Since the keyframe synthesizer 1002 operates in the background, it can work on one or more video streams at a time. These streams can be currently recording streams or streams that have been previously recorded.
In another implementation, the functions of the playback decoder 316 and the background decoder 1006 are performed by the same decoder. The single decoder and store have a finite amount of resources that can be allocated for either playback operations or background operations. Playback operations usually take precedence, so the amount of resources available for building state indexes in background can range from zero (if playback is using all resources) to full (if no playback is occurring). If no unused resources are available, the single decoder does not perform any state index work of the background decoder 1006, although some state index work associated with a currently playing stream may be given sufficient priority to be accomplished. However, when extra unused resources are available, the resources are used to complete the state index for video streams that have incomplete state indexes.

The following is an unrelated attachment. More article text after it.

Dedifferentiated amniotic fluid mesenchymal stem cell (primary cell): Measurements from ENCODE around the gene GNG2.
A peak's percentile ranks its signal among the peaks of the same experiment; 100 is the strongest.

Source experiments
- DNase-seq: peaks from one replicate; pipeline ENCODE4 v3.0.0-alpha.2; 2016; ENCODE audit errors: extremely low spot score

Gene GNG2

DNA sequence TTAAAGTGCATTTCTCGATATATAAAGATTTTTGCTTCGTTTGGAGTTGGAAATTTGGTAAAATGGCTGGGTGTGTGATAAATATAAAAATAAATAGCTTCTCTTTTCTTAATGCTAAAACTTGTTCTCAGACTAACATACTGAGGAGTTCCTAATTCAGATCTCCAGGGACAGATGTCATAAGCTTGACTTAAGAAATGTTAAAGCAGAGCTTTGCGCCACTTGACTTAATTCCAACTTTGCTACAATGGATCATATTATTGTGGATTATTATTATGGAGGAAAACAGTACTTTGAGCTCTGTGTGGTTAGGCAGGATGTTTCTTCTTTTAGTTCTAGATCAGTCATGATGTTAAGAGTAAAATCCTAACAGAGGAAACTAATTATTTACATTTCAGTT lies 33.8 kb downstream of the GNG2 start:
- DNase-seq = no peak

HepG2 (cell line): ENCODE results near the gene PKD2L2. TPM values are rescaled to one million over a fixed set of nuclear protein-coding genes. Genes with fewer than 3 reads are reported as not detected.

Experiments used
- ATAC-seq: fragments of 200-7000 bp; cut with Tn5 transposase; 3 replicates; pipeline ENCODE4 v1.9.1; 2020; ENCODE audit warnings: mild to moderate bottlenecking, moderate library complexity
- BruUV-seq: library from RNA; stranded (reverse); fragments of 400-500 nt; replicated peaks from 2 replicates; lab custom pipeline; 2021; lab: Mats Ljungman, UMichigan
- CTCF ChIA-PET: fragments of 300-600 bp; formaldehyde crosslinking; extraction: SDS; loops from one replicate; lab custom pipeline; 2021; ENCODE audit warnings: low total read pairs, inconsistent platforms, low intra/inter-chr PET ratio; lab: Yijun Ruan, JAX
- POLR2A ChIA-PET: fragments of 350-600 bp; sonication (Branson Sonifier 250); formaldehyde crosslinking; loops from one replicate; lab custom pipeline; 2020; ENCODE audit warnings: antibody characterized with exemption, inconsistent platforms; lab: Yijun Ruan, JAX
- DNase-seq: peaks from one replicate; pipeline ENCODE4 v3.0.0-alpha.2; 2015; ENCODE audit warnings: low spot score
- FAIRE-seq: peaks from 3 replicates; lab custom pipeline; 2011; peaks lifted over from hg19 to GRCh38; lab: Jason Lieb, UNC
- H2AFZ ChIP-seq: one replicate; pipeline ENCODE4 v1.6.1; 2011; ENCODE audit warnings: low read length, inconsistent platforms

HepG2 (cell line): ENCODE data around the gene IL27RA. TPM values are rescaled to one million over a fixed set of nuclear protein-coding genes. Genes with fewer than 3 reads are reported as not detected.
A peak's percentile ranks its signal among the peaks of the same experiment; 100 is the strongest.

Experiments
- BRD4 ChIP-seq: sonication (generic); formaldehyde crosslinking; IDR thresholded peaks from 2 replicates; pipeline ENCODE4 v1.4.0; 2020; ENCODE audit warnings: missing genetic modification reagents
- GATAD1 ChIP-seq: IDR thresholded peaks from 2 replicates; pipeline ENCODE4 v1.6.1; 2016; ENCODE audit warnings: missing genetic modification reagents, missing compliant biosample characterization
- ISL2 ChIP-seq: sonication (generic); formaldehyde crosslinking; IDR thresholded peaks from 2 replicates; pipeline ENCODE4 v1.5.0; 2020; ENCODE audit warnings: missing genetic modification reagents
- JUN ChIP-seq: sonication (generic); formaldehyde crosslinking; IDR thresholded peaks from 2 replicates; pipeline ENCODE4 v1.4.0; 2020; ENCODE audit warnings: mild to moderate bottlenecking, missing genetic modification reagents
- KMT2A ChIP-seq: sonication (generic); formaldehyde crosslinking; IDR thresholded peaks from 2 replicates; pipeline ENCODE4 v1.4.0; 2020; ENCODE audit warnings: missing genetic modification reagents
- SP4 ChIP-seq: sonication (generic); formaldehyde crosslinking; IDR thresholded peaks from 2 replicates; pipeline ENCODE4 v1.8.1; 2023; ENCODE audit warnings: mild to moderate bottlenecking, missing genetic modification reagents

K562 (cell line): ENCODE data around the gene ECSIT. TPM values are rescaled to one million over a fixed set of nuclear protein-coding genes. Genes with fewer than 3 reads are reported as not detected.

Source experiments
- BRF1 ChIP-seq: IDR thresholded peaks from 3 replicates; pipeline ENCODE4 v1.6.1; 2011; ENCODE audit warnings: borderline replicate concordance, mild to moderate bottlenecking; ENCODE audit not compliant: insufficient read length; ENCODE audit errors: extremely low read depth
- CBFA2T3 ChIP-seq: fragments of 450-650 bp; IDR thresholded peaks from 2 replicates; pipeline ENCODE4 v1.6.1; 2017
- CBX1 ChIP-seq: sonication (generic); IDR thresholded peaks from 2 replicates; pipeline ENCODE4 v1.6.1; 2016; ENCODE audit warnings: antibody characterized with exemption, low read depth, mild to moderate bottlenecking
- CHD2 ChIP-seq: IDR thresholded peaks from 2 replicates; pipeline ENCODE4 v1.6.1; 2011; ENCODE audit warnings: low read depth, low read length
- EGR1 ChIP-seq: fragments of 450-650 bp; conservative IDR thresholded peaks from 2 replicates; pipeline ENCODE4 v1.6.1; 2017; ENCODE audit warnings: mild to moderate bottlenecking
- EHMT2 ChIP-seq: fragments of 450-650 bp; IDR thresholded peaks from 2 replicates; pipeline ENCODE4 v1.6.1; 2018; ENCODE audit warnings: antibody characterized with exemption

The selection of which streams are worked on is a matter of implementation detail. In one implementation, video streams that are currently playing and nearest to reaching a point where their decoder state index is incomplete and a next state is needed are assigned highest priority. Additionally, decoding of a video data stream can be interrupted and resumed as priorities for the decoder resources change. Priorities for processing video streams might change, for example, when a higher priority video stream becomes available or when the decoding resources are used for playback operations.
When a stream is selected for background processing, the reader reads the stream and the single decoder begins performing the tasks of the background decoder 1006. The decoder begins decoding at a position in the stream that sufficiently precedes the first needed position in order to obtain a valid decoder state for that position in the stream. Decoding proceeds onward from this point and decoder states are captured occasionally as desired. The keyframe synthesizer may skip over sections of the stored video stream that are deemed unnecessary for construction of the state index 312 when the desired decoder states are sufficiently far apart.